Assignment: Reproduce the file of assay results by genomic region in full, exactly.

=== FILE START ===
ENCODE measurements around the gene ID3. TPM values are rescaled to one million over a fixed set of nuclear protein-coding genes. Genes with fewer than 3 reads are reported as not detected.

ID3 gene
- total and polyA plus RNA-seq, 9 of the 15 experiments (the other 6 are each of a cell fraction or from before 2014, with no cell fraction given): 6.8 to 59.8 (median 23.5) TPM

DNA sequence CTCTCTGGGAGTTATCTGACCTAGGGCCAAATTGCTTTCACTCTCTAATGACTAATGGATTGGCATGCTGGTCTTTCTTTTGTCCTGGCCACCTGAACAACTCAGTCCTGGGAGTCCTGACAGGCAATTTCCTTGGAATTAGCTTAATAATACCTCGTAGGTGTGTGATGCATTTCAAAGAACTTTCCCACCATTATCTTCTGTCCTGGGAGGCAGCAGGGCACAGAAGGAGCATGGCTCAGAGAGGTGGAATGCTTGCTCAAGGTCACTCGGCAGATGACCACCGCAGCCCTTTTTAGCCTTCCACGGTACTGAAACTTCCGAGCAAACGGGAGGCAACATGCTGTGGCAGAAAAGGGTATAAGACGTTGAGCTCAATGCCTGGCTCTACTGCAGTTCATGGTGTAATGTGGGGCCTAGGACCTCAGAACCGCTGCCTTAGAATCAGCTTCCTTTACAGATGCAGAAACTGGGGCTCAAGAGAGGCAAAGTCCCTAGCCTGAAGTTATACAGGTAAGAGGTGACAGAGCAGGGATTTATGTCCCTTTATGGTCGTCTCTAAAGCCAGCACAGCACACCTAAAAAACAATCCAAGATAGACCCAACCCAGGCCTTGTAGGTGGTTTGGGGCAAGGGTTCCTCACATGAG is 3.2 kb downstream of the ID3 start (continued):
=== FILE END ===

ENCODE measurements around the gene ID3. TPM values are rescaled to one million over a fixed set of nuclear protein-coding genes. Genes with fewer than 3 reads are reported as not detected.

ID3 gene
- total and polyA plus RNA-seq, 9 of the 15 experiments (the other 6 are each of a cell fraction or from before 2014, with no cell fraction given): 6.8 to 59.8 (median 23.5) TPM

DNA sequence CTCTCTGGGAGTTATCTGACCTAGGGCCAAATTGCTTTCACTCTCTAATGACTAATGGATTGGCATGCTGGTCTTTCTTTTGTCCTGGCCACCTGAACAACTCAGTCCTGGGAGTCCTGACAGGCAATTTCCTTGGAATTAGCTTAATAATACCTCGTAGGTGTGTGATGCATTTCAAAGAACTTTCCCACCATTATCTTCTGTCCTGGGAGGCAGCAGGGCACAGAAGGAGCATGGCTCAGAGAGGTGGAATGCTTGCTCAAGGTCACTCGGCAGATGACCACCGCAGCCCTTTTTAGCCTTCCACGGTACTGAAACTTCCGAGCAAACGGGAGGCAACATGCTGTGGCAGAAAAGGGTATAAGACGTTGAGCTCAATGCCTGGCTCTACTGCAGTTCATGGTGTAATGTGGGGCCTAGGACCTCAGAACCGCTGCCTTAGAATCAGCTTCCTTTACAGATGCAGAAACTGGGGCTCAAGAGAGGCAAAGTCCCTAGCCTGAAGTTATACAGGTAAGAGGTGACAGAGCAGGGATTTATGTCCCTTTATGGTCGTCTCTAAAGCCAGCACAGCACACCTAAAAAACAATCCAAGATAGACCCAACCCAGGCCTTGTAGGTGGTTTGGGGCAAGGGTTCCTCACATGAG is 3.2 kb downstream of the ID3 start (continued):